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Monday, July 10, 2017

Minister denies Sarawak lacks confidence in AG's Chambers



Sarawak Minister Stephen Rundi Utom has denied that his state government has no confidence in the Attorney-General's Chambers (AGC) and is therefore sending a team of lawyers to London to study Malaysia Agreement 1963 (MA63).
Stephen, who is also Sarawak BN secretary-general, said this in rebutting the claim by jailed opposition leader Anwar Ibrahim that Sarawak's move portrayed the state government's lack of confidence in the AGC.
"Of course we deny Anwar's allegation," he said in a text message.
"This is a fact-finding team. We realised that it's important to have the facts right before we can further talk about devolution of power and the state has no ulterior motive.
"To us, the real facts are vital and what Anwar commented doesn't really matter to us as long as the federal government understands our intention," said Stephen, who is the state's rural electricity and water supply minister.
Meanwhile, Sarawak BN Youth chief Fadillah Yusof also slammed Anwar for making a populist statement.
"It was a populist statement, as always," Fadillah said, declining to comment further.
Last week, Sarawak Chief Minister Abang Johari Openg (photo) said the state would send a team of lawyers on a one-week trip to London to search for and study any references related to the state's rights under MA63.
The MA63 provided for the joining of Malaya, Singapore, North Borneo (now known as Sabah) and Sarawak into the Federation of Malaysia. Singapore left the federation in 1965.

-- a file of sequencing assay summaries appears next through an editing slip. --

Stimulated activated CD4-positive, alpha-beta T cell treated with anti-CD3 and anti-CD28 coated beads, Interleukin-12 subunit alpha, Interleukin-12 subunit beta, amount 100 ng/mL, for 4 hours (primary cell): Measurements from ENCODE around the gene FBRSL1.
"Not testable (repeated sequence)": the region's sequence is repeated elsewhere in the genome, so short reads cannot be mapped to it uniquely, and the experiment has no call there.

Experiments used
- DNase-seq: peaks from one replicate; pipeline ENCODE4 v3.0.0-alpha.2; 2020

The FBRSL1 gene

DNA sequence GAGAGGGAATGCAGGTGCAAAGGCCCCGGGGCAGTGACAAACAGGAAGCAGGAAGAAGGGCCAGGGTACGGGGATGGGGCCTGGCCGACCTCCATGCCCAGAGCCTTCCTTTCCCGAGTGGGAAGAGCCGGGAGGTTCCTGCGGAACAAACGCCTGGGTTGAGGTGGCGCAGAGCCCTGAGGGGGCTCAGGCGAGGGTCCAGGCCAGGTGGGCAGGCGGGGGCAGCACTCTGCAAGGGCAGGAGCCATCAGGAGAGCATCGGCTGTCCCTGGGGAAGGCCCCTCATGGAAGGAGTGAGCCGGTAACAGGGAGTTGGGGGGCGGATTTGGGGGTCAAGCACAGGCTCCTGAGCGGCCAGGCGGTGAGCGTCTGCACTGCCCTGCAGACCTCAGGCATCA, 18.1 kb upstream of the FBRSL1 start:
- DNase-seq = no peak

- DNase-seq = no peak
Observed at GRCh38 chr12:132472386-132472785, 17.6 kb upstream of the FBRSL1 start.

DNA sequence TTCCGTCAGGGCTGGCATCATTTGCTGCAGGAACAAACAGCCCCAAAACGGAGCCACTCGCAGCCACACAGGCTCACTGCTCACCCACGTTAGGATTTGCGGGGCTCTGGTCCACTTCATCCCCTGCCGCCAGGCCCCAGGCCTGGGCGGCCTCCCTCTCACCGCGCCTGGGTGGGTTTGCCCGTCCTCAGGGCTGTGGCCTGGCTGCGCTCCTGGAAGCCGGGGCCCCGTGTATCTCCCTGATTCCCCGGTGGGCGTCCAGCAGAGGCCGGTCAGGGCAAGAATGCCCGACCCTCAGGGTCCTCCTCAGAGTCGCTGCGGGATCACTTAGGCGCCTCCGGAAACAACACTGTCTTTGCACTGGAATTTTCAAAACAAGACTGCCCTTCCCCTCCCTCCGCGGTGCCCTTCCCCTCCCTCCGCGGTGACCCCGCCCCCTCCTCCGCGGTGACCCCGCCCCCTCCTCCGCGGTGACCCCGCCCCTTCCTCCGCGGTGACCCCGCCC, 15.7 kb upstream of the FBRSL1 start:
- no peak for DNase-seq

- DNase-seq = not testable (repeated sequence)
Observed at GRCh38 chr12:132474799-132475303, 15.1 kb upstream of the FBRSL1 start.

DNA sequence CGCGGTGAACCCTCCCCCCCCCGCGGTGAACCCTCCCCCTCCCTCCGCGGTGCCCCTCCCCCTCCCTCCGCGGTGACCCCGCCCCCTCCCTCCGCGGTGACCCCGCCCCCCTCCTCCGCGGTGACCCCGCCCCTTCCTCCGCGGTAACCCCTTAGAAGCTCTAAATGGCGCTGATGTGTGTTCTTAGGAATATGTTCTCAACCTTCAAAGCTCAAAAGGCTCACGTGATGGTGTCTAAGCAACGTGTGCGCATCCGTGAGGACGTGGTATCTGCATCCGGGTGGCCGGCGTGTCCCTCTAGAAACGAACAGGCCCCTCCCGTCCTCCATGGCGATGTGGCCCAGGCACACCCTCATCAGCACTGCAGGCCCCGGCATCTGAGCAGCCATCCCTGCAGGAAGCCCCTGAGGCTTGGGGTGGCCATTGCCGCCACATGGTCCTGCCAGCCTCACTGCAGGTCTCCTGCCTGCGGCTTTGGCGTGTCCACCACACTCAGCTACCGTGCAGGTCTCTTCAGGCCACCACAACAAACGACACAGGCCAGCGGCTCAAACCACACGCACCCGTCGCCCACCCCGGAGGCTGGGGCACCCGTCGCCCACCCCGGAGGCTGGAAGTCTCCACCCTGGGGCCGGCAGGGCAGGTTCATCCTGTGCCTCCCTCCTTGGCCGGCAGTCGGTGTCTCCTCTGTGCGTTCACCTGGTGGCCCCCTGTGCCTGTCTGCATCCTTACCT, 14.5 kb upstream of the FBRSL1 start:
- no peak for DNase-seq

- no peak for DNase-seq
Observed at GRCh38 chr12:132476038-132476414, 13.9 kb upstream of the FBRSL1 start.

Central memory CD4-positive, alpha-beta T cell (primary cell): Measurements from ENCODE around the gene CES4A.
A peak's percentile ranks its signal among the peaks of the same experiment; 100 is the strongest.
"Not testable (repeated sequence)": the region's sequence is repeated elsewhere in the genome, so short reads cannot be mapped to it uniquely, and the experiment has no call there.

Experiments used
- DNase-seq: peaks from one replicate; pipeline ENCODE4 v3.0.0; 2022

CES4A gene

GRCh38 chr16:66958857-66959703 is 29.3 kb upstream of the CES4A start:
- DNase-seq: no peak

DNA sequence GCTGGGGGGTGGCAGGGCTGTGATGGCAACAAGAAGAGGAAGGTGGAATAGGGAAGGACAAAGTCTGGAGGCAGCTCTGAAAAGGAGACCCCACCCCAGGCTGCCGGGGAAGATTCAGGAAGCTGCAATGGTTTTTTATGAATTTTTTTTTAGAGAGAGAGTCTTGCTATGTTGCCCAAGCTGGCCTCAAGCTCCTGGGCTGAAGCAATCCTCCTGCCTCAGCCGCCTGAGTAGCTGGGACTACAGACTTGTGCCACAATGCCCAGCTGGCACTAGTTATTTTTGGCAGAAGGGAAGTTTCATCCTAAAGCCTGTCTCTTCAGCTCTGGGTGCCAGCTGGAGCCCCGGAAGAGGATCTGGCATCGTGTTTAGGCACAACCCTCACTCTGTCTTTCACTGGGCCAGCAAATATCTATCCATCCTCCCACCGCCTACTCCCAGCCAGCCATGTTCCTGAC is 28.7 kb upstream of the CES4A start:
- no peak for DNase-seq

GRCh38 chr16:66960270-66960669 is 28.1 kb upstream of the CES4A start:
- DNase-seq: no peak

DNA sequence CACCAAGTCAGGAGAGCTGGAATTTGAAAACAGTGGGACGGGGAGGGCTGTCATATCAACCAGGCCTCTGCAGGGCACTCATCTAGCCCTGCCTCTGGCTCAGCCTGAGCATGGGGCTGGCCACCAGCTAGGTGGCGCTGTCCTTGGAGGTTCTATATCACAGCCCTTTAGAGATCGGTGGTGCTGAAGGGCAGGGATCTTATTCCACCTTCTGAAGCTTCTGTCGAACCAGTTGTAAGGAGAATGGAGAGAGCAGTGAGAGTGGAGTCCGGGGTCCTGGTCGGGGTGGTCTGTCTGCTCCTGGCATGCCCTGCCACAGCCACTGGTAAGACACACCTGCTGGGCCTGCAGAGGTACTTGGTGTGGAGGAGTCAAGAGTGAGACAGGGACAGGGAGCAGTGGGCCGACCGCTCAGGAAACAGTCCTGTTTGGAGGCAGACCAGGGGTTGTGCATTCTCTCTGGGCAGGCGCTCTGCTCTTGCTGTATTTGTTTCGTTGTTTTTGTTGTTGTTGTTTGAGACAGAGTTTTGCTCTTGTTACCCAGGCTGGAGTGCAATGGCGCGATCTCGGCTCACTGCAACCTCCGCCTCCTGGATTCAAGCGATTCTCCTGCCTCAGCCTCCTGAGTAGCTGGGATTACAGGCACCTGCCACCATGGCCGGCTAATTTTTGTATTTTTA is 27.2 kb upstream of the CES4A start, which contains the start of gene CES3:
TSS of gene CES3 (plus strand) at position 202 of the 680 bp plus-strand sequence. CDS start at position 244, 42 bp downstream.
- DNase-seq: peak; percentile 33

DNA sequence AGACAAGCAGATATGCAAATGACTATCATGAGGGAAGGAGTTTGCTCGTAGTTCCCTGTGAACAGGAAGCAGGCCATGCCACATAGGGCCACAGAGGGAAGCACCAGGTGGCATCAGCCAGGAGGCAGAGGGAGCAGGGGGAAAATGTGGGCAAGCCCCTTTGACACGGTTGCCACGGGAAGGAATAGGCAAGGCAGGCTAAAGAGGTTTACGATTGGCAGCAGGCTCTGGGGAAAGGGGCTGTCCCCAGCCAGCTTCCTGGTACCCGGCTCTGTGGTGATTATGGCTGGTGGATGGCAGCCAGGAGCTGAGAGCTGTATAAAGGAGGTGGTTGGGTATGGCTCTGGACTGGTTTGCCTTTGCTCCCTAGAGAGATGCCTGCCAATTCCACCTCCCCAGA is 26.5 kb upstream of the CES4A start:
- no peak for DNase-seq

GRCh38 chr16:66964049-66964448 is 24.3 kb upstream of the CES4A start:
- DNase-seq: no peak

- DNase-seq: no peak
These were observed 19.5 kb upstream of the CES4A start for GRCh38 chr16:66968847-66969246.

Anwar said the government should not take the move lightly as it could have serious implications on the relationship between Putrajaya, Sarawak and Sabah.
"I urge Prime Minister Najib Abdul Razak to act immediately and to be open-hearted on studying the source of nervousness surrounding the MA63," he said.
Meanwhile, Minister in the Prime Minister's Department, Nancy Shukri, said the London delegation would not affect talks with the federal government on the devolution of powers.

Nancy said the State Technical Committee would bring them to the Steering Committee on the Devolution of Powers, which she chairs jointly with Foreign Minister Anifah Aman.
"Talks with Putrajaya have nothing to do with what happened in Sarawak (on the decision to send lawyers to London). The state government has the right to dig into the history of Sarawak.
"It is not interfering with what we are doing over there. We have to look from two different perspectives, what happens in Putrajaya and here," she added.- Mkini

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